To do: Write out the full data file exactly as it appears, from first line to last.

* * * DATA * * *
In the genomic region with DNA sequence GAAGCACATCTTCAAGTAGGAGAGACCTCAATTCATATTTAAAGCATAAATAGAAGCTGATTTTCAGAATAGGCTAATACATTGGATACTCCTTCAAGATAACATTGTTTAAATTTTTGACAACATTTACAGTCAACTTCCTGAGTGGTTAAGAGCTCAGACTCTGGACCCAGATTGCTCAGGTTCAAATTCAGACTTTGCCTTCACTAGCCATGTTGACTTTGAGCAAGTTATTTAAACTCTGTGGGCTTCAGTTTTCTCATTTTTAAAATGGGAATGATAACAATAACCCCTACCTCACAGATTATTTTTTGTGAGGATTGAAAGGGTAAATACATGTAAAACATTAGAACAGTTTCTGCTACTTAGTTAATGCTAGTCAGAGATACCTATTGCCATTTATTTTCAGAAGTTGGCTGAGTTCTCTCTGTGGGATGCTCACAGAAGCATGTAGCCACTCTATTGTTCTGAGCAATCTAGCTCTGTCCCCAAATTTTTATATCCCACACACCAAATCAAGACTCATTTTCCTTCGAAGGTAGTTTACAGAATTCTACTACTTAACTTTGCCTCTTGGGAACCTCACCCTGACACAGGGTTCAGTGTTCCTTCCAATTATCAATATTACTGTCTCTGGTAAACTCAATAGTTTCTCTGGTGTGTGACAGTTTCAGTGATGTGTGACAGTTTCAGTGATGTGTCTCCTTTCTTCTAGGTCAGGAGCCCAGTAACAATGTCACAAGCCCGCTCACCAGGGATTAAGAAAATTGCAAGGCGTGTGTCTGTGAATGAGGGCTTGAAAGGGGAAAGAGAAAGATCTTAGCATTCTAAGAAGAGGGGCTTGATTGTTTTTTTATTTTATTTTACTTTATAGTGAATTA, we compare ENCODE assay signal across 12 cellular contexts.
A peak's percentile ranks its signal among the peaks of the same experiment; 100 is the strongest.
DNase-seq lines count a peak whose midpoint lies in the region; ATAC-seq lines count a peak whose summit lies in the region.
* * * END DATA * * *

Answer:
In the genomic region with DNA sequence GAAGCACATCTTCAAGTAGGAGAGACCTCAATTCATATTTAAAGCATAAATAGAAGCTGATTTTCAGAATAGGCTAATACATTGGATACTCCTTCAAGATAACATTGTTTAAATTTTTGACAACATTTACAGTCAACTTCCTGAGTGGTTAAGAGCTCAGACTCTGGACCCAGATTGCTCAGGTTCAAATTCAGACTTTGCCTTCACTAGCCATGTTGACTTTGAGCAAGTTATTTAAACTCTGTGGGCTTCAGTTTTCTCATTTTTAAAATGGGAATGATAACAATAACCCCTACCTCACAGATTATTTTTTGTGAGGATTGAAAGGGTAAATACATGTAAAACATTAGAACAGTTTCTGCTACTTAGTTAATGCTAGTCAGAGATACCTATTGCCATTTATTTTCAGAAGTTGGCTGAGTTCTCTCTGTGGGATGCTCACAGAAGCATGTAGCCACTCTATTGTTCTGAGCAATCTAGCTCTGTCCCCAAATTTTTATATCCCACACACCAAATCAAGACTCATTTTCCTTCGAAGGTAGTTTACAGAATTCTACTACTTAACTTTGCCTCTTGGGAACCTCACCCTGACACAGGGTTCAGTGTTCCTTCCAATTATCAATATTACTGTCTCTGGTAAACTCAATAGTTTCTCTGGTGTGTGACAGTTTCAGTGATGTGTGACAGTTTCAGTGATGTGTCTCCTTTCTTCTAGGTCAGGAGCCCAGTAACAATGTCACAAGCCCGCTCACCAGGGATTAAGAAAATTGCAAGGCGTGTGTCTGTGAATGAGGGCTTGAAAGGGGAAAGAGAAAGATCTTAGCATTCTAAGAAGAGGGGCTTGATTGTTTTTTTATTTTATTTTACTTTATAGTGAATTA, we compare ENCODE assay signal across 12 cellular contexts.
A peak's percentile ranks its signal among the peaks of the same experiment; 100 is the strongest.
DNase-seq lines count a peak whose midpoint lies in the region; ATAC-seq lines count a peak whose summit lies in the region.